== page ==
A topographic map is a standard camping item for many hikers and backpackers. Along with a compass, one of these maps can be extremely useful for people starting on a long backcountry journey into unfamiliar terrain. However, there are limits to what all the lines and symbols can tell the map reader.
Topo Maps Are Static
Perhaps the biggest drawback of using a topographical map is that the information can be dated. Every map gives the date as to when the survey was made, but map readers should be aware that the landscape and places on a map can change over time. These changes can be man-made, such as a newly built road or building. Sometimes even larger changes can occur, such as a lake that's been drained. All of these possibilities and more need to be taken in account when using a topographic map.
Then there are the natural changes that can on occasion confuse the hiker or, in some drastic cases, change the effectiveness of the map. Such natural events as landslides, avalanches, earthquakes, forest fires or hurricanes can make various places unrecognizable or sometimes unusable. All hikers should be aware of these possibilities.
Topographic maps are large and bulky, and so they might become a hindrance to backpackers and other wilderness adventurers, who wish to travel light. The 32- by 40-inch size also means that backpackers and canoeists must be very careful how the maps are packed. Water is the greatest threat, for if one of these large maps gets soaked, it may become difficult to read. As a result, many people who travel in the backcountry have switched over to using detailed trail maps, which are condensed versions of topo maps. Sometimes these maps are plastic-coated so as to be impervious to the elements.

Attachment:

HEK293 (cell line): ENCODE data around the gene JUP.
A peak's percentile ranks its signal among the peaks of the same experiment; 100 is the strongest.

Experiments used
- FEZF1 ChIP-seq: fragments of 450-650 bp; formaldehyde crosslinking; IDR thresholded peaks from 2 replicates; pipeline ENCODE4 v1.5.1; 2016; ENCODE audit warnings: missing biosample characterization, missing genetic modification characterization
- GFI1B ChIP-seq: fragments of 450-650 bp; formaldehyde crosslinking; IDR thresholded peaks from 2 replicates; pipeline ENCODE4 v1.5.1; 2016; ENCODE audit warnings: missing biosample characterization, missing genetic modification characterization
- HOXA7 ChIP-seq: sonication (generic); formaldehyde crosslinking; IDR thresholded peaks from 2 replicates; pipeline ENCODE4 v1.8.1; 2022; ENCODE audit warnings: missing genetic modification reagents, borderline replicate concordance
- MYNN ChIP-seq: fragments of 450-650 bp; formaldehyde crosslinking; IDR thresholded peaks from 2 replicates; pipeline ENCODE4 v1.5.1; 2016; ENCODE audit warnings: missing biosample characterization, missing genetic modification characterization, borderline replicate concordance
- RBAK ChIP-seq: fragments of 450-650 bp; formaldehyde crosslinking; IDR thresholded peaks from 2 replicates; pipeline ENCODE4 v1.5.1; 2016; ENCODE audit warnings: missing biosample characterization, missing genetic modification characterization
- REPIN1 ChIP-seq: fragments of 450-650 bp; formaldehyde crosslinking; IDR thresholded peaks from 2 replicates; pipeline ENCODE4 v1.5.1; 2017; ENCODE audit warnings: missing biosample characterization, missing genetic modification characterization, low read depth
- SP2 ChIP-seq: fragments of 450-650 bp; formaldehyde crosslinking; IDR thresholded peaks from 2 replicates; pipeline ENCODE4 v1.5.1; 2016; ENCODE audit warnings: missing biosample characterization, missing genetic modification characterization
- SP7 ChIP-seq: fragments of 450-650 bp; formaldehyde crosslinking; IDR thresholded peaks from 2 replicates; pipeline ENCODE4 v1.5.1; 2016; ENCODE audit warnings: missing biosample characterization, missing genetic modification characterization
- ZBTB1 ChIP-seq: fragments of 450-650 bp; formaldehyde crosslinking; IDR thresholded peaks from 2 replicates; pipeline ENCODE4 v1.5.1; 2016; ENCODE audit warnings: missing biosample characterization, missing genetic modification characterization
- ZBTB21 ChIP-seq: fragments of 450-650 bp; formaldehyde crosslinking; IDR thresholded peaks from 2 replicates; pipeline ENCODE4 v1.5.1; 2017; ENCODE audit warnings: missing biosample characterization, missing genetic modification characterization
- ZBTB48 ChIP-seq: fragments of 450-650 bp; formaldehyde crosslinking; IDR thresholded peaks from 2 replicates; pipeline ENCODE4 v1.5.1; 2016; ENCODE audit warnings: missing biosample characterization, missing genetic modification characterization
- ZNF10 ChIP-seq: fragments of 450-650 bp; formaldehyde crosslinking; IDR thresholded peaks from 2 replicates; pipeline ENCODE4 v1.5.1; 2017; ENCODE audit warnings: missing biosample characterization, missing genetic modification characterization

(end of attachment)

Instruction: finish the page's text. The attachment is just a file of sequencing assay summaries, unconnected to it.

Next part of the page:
The Forest From The Trees
Another disadvantage of a topographic map is that the information displayed is not exact. This can be particularly apparent when traveling through roadless or trailless areas. In these cases, a topo map does not supply much information as to the nature of the vegetation. The map fails to specify whether a forest is thick and bushy or populated by tall trees with little undergrowth.
Two companies, DeLorme and National Geographic, now sell topographic maps on CD discs. These map systems can be used to print out the specific section of a quad. This system can be an advantage in that it eliminates the need for carrying full-sized U.S. Geological Survey (USGS) topo maps.
However, hikers and campers should be aware that the accuracy of the DeLorme system is sometimes slightly skewed in the placement of trails, roads and waterways. The National Geographic system works better, for these computer maps are direct copies of USGS quads. However, this map program is more expensive, and you will need a laser printer to obtain good map detail.